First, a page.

Translated from German by Jamie Lee Searle (2020)

It’s December. Winter. Time for cold, snowy books. So here we are with Manfred trudging through the snowy Black Forest towards his childhood home. He’s going home for Christmas, through no one is expecting him. His brother and he have been estranged for decades.

As Manfred approaches his memories emerge, of his parents, his younger brother, Sebastian, and his love, Minna. And the cause of the estrangement, the farm which he as the older brother should have inherited. But his parents decided otherwise, sparking a brotherly feud. And some downright spiteful behaviour which could only result in Manfred’s leaving and his need for redemption.

Back in town, lodging at the inn, while everyone else is in a festive mood, (events begin on 21.12) Manfred wonders how to approach his now reclusive brother. He wanders through the familiar landscape with his ghosts and tales of local folklore and legend. Together with a slight seasoning of biblical allusion which makes for an atmospheric, if melancholic, tale.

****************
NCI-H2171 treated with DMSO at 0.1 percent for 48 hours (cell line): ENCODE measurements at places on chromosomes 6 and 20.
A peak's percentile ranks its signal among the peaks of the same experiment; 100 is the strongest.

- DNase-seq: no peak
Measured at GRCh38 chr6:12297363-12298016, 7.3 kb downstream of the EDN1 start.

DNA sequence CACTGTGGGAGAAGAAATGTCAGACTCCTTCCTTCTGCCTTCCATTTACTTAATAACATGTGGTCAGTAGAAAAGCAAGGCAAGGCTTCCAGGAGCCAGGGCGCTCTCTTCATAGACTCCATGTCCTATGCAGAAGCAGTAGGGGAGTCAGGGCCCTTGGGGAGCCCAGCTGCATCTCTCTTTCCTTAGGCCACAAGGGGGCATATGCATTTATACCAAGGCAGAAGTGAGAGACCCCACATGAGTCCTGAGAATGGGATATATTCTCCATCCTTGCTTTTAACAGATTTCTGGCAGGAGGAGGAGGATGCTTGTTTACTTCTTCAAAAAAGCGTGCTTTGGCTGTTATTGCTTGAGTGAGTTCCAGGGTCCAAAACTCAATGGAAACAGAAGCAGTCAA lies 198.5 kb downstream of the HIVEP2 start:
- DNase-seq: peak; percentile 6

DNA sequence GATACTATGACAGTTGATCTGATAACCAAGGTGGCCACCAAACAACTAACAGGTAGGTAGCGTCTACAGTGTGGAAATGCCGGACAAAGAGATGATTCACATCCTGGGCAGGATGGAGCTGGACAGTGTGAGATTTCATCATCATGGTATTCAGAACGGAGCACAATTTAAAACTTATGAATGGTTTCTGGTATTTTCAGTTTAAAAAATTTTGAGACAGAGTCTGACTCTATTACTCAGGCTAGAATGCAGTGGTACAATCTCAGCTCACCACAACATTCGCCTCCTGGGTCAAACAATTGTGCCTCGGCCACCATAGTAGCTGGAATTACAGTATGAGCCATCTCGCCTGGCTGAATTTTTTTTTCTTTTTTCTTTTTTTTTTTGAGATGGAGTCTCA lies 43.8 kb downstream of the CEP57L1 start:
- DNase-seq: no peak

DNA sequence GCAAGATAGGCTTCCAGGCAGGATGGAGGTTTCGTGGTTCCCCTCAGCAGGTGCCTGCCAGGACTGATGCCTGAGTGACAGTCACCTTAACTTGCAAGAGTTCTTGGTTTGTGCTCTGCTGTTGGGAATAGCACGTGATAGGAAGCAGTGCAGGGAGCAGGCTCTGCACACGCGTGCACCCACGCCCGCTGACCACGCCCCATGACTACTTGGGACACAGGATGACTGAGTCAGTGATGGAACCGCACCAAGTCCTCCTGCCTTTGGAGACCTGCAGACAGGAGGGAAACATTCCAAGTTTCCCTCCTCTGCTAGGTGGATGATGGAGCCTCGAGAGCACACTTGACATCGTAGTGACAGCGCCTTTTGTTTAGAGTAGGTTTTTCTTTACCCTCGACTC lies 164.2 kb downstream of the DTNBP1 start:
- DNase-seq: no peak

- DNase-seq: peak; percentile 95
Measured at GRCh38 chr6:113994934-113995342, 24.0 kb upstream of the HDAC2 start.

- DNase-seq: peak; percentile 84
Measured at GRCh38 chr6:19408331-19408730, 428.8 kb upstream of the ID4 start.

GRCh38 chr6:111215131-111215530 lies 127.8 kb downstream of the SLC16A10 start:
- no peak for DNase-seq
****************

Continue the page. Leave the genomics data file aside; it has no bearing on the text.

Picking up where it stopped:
A short one at 84 pages too. Perfect for reading in one sitting as the first snowfall of 2020 lay on the ground, which is exactly what I did. And you know what? It was perfect.

The UK launch of Twelve Nights was celebrated at part of the recent online Swiss Book Fair. This session with readings from Urs Faes (in German) and Jamie Lee Searle (in English) gave a good feel of the book and an insight into how the book came to be translated. I also caught a glimpse of the German edition – it looked like an illustrated edition to me. A little sleuthing, a click and a copy has made its way to Scotland. The predominantly black and white illustrations by Nanne Meyer are misty, nostalgic, and suffused with loneliness, loss and regret. they complement the text wonderfully,

I look forward to (re-)reading the German edition when the next snowfall arrives.